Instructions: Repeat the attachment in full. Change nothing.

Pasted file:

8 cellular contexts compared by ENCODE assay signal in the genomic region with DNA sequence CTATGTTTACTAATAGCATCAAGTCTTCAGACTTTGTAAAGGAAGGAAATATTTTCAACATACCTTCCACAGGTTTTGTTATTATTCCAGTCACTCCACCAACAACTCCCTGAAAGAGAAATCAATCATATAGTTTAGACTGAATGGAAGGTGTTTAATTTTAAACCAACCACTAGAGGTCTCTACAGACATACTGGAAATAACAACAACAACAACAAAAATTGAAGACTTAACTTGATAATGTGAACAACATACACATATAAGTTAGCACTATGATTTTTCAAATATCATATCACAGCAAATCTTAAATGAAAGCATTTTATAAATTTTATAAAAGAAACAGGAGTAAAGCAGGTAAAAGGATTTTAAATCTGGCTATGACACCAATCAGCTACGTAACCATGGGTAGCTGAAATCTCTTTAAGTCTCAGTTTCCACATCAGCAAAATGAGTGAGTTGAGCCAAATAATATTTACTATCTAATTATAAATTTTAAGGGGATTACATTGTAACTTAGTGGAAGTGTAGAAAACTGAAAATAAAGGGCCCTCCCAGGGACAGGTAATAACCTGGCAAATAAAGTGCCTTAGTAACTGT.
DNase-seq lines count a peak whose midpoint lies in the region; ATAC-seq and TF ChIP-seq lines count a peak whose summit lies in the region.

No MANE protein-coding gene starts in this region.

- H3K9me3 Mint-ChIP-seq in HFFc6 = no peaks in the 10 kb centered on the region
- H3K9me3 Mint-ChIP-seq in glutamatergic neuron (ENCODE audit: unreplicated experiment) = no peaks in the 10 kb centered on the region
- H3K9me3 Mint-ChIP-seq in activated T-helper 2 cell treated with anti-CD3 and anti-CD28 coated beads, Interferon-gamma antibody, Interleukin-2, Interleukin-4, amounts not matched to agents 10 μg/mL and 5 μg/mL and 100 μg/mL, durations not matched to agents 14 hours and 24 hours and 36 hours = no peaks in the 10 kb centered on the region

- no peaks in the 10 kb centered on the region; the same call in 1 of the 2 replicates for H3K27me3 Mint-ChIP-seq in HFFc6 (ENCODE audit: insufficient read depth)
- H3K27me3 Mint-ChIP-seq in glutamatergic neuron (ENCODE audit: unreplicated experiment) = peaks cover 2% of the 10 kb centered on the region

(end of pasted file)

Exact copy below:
8 cellular contexts compared by ENCODE assay signal in the genomic region with DNA sequence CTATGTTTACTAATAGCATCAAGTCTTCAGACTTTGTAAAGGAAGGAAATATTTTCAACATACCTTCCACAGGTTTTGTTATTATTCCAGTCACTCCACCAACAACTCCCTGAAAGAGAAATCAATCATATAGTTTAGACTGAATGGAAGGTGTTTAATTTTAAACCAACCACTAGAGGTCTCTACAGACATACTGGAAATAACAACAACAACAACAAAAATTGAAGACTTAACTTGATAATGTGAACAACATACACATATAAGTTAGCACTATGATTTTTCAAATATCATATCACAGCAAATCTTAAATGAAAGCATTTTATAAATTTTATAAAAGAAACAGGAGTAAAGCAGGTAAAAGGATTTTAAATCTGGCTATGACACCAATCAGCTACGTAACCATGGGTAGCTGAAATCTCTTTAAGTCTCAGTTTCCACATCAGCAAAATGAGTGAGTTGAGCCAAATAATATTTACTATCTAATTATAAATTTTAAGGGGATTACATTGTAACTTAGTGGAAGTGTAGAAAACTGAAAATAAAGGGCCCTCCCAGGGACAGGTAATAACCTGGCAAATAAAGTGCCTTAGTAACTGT.
DNase-seq lines count a peak whose midpoint lies in the region; ATAC-seq and TF ChIP-seq lines count a peak whose summit lies in the region.

No MANE protein-coding gene starts in this region.

- H3K9me3 Mint-ChIP-seq in HFFc6 = no peaks in the 10 kb centered on the region
- H3K9me3 Mint-ChIP-seq in glutamatergic neuron (ENCODE audit: unreplicated experiment) = no peaks in the 10 kb centered on the region
- H3K9me3 Mint-ChIP-seq in activated T-helper 2 cell treated with anti-CD3 and anti-CD28 coated beads, Interferon-gamma antibody, Interleukin-2, Interleukin-4, amounts not matched to agents 10 μg/mL and 5 μg/mL and 100 μg/mL, durations not matched to agents 14 hours and 24 hours and 36 hours = no peaks in the 10 kb centered on the region

- no peaks in the 10 kb centered on the region; the same call in 1 of the 2 replicates for H3K27me3 Mint-ChIP-seq in HFFc6 (ENCODE audit: insufficient read depth)
- H3K27me3 Mint-ChIP-seq in glutamatergic neuron (ENCODE audit: unreplicated experiment) = peaks cover 2% of the 10 kb centered on the region